Convicted of Manslaughter, 11th of September, 1712, as Second in a Duel between the Duke of Hamilton and Lord Mahon
NO occurrence, short of a national misfortune, at this time, engaged the public equal to the memorable duet between the Duke of Hamilton and Lord Mahon; and no crime of this nature was ever committed with more sanguinary dispositions. The principals murdered each other, and Mr. Hamilton was one of the seconds.
John Hamilton, Esq., of St Martin's in the Fields, was indicted at the sessions held at the Old Bailey on the 11th of September, 1712, for the murder of Charles Lord Mahon, Baron of Oakhampton, on the 15th of November preceding; and at the same time he was indicted for abetting Charles Lord Mahon and George Macartney, Esq., in the murder of James Duke of Hamilton and Brandon; and having pleaded not guilty to these indictments, the witnesses proceeded to give their testimony in substance as follows: —-
Rice Williams, footman to Lord Mahon, proved that, his master having met the Duke of Hamilton at the chambers of Master in Chancery, on Thursday, the 13th of November, misunderstanding arose between them respecting the testimony of an evidence: that when his lord came home at night he ordered that no person should be admitted to speak with him the next morning except Mr Macartney: that on the Saturday morning, about seven o'clock, this evidence, having some suspicion that mischief would ensue, went towards Hyde Park, and seeing the Duke of Hamilton's coach going that way he got over the Park wall; but just as he arrived at the place where the duellists were engaged he saw both the noblemen fall, and two gentlemen near them, whom he took to be the seconds, one of whom he knew to be Mr Macartney; and the other (but he could not swear it was the prisoner) said: "We have made a fine piece of work of it."
The waiters at two different taverns proved that the deceased noblemen and their seconds had been at those taverns, and from what could be recollected from their behaviour it appeared that a quarrel had taken place and a duel was in agitation; and some of the Duke's servants and other witnesses deposed to a variety of particulars, all which tended to the same conclusion.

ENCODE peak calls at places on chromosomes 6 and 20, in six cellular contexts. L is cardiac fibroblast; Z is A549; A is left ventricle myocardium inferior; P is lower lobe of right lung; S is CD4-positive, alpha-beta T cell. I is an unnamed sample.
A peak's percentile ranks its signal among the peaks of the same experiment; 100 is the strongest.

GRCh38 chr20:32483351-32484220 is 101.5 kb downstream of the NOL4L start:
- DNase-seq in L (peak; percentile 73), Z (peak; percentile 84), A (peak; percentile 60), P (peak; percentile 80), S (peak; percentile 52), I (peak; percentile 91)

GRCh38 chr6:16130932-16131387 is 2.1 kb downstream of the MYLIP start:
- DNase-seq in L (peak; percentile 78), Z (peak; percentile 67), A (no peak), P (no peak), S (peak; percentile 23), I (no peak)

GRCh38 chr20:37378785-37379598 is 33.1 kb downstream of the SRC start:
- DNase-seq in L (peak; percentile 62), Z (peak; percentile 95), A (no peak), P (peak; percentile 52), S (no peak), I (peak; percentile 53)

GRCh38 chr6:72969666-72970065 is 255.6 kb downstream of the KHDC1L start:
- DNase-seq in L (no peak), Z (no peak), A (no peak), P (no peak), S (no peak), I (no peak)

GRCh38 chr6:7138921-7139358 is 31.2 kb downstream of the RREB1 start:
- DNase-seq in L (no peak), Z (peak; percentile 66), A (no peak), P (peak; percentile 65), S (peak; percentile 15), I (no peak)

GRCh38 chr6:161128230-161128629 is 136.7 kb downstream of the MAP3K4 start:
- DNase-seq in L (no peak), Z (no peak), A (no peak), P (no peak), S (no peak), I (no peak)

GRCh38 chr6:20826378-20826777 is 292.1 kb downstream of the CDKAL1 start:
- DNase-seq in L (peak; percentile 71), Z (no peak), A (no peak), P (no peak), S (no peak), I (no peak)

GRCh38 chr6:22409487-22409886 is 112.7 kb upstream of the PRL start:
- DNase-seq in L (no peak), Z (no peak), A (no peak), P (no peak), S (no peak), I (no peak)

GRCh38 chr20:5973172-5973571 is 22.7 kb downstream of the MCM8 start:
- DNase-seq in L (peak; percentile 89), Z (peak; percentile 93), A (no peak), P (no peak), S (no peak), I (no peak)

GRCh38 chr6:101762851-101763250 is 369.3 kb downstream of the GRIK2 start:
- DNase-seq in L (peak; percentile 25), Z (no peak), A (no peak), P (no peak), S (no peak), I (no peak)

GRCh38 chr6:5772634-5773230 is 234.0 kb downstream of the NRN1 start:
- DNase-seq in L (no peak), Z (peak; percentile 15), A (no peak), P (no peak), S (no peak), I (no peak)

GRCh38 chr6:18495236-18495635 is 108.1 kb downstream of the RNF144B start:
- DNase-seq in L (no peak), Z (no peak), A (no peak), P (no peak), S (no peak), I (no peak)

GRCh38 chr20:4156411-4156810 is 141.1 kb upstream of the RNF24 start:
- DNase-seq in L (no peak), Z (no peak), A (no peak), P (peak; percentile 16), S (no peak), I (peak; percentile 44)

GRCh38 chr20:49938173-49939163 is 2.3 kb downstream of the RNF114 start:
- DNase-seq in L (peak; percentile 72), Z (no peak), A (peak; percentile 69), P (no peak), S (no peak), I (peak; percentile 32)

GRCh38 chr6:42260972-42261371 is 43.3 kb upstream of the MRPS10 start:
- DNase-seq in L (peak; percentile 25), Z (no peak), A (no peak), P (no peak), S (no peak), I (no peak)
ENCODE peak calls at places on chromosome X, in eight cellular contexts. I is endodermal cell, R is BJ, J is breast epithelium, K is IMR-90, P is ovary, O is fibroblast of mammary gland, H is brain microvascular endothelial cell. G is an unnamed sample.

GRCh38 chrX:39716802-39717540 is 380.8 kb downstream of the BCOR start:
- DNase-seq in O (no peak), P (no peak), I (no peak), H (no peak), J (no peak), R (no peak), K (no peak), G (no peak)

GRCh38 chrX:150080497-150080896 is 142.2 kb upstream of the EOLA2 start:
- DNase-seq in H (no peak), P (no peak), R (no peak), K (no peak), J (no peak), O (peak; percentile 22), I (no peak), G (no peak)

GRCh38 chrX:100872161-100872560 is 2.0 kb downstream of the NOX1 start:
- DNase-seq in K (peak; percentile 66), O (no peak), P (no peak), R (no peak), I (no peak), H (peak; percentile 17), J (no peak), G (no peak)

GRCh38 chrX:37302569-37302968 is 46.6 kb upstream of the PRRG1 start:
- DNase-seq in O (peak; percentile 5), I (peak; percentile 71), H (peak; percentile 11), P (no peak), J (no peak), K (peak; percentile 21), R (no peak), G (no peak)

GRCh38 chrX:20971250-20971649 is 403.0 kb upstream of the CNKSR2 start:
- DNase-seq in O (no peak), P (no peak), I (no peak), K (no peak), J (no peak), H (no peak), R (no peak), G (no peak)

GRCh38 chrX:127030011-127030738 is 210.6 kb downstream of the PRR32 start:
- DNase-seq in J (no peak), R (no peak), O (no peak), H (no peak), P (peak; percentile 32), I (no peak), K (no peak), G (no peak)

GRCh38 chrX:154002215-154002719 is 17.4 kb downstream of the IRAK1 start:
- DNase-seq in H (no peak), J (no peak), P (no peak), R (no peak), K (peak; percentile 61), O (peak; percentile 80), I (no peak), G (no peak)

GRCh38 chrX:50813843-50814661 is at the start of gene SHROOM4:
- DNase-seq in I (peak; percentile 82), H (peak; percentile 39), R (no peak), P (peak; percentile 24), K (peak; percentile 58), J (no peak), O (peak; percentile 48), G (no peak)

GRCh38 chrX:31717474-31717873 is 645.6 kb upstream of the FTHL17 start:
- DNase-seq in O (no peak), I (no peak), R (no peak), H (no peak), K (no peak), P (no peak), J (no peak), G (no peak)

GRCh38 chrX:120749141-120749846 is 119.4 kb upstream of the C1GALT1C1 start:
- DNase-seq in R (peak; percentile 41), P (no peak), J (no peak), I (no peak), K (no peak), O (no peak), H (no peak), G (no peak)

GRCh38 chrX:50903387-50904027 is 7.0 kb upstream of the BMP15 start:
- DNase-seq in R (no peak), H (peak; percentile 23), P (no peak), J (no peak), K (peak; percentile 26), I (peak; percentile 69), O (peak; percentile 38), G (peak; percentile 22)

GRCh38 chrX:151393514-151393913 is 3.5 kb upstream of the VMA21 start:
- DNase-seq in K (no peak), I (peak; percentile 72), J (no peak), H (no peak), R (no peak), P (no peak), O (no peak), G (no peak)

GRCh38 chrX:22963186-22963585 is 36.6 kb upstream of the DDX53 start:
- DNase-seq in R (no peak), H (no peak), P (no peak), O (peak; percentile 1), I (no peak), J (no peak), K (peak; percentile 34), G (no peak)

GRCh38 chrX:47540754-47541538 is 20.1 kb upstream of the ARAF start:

But the evidence who saw most of the transaction was William Morris, a groom, who deposed that, as he was walking his horses towards Hyde Park, he followed a hackney coach with two gentlemen in it, whom he saw alight by the lodge and walk together towards the left part of the ring, where they were about a quarter of an hour when he saw two other gentlemen come to them: that, after having saluted each other, one of them, who he was since told was the Duke of Hamilton, threw off his cloak, and one of the other two, who he now understands was Lord Mahon, his surtout coat, and all immediately drew: that the Duke and Lord pushed at each other but a very little while when the Duke closed, and took the Lord by the collar, who fell down and groaned, and the Duke upon him: that just as Lord Mahon was dropping he saw him lay hold of the Duke's sword, but could not tell whether the sword was at that time in his body; nor did he see any wound given after the closing, and was sure Lord Mahon did not shorten his sword. He declared he did not see the seconds fight, but they had their swords in their hands, assisting the lords.
Paul Boussier, a surgeon, swore that, on opening the body of the Duke of Hamilton, he found a wound between the second and third ribs, which entered into the body, inclining to the right side, which could not be given but by some push from above.
Henry Amie, a surgeon, swore, that he found the Duke of Hamilton had received a wound by a push, which had cut the artery and small tendon of his right arm; another very large one in his right leg, a small one in his left leg, near the instep; and a fourth on his left side, between the second and third ribs, which ran down into his body most forward, having pierced the skin of his midriff, and gone through his caul; but that the wound in his arm caused his so speedy death; and that he might have lived two or three days with the wound in his breast, which wound could not be given but by an arm that reached over, or was above him.
He further deposed, that he also viewed the Lord Mahon's body, and found that he had a wound between the short ribs, quite through his belly, and another about three inches deep in the upper part of his thigh; a large wound, about four inches wide, in his groin, a little higher, which was the cause of his immediate death; and another small wound on his left side; and that the fingers of his left hand were cut.
The defence made by the prisoner was that the Duke called him to go abroad with him, but he knew not anything of the matter till he came into the field. Some Scottish noblemen and other gentlemen of rank gave Mr Hamilton a very advantageous character, asserting that he was brave, honest and inoffensive; and the jury, having considered of the affair, gave a verdict of "manslaughter"; in consequence of which the prisoner prayed the benefit of the statute, which was allowed him.